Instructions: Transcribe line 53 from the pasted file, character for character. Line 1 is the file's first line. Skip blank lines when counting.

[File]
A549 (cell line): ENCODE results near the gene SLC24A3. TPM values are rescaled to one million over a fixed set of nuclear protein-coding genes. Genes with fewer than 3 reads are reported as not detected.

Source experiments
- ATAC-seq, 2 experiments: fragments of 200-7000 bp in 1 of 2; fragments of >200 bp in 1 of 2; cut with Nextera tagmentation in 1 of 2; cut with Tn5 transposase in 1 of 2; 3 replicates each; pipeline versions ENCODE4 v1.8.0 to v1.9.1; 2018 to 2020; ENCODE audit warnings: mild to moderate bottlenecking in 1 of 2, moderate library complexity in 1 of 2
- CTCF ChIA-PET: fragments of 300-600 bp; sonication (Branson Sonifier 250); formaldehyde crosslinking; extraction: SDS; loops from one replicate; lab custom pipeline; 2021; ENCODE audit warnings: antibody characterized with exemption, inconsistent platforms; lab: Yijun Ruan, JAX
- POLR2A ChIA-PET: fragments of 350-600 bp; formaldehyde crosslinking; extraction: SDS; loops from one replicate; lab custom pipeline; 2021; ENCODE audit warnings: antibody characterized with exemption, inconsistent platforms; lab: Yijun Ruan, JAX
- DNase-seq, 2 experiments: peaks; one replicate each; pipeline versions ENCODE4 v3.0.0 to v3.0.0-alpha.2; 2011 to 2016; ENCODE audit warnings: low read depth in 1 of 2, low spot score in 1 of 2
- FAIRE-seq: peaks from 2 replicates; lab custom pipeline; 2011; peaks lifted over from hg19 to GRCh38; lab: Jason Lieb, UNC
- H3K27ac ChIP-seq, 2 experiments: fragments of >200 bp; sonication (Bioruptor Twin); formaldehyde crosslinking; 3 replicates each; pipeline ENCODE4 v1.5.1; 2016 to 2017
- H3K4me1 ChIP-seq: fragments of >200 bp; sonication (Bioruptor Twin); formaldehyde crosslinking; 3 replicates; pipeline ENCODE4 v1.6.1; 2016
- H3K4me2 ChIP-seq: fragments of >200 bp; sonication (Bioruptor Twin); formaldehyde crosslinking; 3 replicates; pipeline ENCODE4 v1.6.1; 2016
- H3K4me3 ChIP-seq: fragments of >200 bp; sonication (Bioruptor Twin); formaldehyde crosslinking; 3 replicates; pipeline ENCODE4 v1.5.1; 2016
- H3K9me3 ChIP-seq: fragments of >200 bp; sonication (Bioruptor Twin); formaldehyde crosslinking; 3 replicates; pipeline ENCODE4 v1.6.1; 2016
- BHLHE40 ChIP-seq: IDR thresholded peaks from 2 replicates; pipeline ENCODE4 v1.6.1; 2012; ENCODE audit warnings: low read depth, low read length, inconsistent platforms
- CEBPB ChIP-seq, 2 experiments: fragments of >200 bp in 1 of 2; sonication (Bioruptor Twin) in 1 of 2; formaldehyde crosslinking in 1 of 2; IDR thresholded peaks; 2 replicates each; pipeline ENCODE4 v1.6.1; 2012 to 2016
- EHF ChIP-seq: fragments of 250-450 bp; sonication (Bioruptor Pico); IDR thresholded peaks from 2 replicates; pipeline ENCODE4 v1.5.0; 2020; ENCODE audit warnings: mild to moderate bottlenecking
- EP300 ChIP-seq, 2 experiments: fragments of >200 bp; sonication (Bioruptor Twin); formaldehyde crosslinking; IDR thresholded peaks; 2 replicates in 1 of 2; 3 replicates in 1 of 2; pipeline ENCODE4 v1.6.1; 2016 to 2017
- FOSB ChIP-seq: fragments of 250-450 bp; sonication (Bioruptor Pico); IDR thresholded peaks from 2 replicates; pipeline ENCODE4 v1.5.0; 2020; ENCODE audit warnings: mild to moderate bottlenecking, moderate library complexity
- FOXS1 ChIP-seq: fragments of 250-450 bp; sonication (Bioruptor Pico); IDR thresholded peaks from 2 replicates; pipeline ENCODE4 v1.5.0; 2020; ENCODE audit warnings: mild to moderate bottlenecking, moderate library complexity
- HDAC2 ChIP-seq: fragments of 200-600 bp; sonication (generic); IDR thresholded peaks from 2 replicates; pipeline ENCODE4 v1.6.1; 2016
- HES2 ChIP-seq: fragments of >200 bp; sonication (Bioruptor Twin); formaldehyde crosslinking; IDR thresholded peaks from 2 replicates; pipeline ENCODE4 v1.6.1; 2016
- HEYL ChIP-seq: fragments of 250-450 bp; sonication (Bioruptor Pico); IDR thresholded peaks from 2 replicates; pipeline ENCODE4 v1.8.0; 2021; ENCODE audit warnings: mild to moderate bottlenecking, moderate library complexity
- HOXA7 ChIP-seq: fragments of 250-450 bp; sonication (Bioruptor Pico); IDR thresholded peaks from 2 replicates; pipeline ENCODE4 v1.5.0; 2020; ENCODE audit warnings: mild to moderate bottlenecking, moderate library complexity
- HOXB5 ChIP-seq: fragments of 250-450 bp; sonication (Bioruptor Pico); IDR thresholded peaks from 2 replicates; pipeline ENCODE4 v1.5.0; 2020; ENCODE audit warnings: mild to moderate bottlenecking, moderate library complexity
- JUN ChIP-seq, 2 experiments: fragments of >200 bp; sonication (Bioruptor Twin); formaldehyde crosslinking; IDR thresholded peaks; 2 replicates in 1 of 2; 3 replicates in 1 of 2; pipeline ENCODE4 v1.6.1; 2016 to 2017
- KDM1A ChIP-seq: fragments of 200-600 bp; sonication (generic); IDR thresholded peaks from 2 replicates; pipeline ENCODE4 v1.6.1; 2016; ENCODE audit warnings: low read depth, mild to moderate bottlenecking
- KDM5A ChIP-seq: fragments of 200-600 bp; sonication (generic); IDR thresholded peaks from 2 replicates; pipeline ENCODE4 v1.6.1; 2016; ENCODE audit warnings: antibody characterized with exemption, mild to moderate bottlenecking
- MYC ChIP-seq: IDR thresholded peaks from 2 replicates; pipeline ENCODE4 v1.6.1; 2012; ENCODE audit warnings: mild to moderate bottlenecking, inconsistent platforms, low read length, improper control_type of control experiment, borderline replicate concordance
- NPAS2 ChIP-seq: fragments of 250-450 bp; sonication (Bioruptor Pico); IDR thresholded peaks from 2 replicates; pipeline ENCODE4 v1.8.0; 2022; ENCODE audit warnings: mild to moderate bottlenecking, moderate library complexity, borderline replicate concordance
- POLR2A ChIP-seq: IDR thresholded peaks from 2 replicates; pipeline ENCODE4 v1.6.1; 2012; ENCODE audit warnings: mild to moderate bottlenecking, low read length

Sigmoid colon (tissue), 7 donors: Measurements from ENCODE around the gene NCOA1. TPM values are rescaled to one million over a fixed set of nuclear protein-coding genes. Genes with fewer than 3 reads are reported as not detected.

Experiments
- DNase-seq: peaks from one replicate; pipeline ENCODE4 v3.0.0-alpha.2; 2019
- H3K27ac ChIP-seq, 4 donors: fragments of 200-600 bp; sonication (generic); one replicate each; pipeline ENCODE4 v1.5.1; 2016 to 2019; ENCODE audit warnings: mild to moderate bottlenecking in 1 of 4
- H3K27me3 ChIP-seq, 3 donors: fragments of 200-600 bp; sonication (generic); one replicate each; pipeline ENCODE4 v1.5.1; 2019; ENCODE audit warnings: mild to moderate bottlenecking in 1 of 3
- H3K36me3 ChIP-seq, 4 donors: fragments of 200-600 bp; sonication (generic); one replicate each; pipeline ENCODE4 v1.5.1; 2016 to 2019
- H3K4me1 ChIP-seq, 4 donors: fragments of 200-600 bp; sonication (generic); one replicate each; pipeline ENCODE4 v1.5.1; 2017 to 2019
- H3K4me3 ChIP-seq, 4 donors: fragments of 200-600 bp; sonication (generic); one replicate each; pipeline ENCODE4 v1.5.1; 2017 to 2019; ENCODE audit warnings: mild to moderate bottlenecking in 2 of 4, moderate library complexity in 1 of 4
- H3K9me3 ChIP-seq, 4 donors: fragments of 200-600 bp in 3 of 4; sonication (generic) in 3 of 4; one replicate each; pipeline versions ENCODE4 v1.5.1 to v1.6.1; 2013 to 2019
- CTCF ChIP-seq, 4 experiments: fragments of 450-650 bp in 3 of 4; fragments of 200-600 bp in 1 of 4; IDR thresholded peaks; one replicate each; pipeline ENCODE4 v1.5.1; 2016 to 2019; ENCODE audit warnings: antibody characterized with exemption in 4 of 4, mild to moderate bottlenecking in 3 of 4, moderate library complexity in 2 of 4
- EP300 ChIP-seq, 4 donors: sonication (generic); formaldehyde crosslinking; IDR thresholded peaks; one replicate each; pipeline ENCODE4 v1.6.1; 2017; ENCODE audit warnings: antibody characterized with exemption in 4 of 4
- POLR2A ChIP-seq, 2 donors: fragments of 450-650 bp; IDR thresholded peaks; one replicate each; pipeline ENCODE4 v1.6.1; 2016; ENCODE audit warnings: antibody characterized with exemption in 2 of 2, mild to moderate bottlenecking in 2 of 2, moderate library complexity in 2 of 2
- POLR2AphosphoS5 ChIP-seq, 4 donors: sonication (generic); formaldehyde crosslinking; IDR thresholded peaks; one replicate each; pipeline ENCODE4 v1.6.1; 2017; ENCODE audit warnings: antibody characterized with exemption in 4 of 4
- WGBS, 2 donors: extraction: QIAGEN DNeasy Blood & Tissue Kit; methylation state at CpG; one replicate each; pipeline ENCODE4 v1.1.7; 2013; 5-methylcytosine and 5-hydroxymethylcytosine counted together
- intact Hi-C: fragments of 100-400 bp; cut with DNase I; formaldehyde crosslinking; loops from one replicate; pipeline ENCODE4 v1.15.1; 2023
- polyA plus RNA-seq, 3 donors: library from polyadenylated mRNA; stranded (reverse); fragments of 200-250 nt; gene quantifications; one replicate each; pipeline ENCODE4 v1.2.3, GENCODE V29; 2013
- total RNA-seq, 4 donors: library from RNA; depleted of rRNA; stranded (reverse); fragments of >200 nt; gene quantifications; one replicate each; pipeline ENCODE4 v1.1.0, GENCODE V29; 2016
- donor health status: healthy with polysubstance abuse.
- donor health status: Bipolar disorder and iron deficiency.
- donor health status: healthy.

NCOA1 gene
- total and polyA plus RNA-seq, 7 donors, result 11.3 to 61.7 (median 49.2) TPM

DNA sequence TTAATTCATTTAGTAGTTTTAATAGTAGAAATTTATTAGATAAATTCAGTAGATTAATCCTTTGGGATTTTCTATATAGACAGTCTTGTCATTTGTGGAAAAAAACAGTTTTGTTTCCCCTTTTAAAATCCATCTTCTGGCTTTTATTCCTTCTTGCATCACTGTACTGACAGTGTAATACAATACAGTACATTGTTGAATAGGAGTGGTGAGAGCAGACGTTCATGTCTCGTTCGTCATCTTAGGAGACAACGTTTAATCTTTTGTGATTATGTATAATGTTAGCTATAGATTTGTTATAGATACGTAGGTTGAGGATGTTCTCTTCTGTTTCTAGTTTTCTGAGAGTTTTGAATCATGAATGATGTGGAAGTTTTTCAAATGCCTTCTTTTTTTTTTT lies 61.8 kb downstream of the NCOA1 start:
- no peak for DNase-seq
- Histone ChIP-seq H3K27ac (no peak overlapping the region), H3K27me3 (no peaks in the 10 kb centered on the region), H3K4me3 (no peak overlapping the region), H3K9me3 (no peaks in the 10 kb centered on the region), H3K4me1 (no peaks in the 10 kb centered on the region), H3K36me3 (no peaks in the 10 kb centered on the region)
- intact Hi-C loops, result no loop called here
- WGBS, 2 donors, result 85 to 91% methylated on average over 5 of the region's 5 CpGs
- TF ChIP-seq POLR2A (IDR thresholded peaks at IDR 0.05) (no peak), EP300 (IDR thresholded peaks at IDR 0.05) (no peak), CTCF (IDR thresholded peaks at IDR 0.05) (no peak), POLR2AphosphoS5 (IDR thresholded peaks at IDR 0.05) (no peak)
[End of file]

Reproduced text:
- no peak for DNase-seq